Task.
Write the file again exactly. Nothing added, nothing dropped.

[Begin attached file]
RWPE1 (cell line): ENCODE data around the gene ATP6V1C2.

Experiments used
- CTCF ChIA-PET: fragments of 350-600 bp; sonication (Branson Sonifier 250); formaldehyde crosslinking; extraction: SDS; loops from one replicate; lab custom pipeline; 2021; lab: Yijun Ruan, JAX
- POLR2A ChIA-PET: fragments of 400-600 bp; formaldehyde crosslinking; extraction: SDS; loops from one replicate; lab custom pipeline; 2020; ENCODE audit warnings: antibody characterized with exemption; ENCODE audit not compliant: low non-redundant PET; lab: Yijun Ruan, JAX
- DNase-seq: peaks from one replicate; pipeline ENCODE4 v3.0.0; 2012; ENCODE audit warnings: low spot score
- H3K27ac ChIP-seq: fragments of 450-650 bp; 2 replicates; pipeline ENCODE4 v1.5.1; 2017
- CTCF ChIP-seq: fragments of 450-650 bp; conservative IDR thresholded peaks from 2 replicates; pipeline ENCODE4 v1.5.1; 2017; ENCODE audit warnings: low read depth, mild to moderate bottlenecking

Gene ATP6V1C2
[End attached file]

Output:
RWPE1 (cell line): ENCODE data around the gene ATP6V1C2.

Experiments used
- CTCF ChIA-PET: fragments of 350-600 bp; sonication (Branson Sonifier 250); formaldehyde crosslinking; extraction: SDS; loops from one replicate; lab custom pipeline; 2021; lab: Yijun Ruan, JAX
- POLR2A ChIA-PET: fragments of 400-600 bp; formaldehyde crosslinking; extraction: SDS; loops from one replicate; lab custom pipeline; 2020; ENCODE audit warnings: antibody characterized with exemption; ENCODE audit not compliant: low non-redundant PET; lab: Yijun Ruan, JAX
- DNase-seq: peaks from one replicate; pipeline ENCODE4 v3.0.0; 2012; ENCODE audit warnings: low spot score
- H3K27ac ChIP-seq: fragments of 450-650 bp; 2 replicates; pipeline ENCODE4 v1.5.1; 2017
- CTCF ChIP-seq: fragments of 450-650 bp; conservative IDR thresholded peaks from 2 replicates; pipeline ENCODE4 v1.5.1; 2017; ENCODE audit warnings: low read depth, mild to moderate bottlenecking

Gene ATP6V1C2